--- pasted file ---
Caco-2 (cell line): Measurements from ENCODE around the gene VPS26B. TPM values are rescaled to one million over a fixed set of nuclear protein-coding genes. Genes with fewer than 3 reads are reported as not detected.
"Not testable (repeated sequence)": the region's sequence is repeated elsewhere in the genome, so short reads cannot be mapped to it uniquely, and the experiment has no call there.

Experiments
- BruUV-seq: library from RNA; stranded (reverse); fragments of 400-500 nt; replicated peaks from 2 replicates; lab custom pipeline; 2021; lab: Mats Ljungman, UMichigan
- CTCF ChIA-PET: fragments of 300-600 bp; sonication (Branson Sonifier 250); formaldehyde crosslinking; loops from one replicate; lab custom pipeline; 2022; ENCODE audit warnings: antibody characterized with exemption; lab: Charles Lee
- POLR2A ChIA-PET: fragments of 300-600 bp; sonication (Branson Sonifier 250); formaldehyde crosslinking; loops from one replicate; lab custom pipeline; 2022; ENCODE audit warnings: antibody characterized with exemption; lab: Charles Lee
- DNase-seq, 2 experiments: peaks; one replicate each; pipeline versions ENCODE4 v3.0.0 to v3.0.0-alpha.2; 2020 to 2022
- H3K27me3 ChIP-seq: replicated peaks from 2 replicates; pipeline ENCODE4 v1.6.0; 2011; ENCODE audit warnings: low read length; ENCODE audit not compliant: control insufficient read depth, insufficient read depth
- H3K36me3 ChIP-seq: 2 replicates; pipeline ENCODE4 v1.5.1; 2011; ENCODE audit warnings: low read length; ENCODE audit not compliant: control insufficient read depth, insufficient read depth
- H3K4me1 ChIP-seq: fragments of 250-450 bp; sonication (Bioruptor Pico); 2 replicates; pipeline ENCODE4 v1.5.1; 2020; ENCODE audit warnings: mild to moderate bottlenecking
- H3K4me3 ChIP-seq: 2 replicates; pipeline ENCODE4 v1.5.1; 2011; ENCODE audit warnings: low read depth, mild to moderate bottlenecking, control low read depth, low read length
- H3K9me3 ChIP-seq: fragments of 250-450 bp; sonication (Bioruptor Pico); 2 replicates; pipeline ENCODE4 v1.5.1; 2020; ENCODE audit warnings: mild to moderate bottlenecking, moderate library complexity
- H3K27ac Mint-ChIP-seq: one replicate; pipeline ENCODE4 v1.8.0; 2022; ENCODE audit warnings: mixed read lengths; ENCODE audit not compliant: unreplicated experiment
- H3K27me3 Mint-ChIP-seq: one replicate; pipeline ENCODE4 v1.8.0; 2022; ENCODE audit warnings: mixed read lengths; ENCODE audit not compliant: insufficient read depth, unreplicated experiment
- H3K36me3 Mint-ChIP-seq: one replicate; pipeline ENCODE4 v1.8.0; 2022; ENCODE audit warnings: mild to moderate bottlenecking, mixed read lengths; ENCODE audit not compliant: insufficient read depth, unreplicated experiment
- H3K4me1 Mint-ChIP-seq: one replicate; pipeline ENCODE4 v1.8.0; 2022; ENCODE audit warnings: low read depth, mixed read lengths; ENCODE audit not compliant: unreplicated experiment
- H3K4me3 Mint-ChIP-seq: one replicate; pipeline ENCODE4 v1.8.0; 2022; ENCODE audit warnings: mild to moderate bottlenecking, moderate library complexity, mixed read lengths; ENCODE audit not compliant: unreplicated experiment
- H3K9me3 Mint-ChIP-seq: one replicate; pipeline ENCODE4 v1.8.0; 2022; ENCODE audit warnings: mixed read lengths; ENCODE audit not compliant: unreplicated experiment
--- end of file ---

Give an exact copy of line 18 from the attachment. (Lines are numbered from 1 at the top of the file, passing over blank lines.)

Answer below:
- H3K9me3 Mint-ChIP-seq: one replicate; pipeline ENCODE4 v1.8.0; 2022; ENCODE audit warnings: mixed read lengths; ENCODE audit not compliant: unreplicated experiment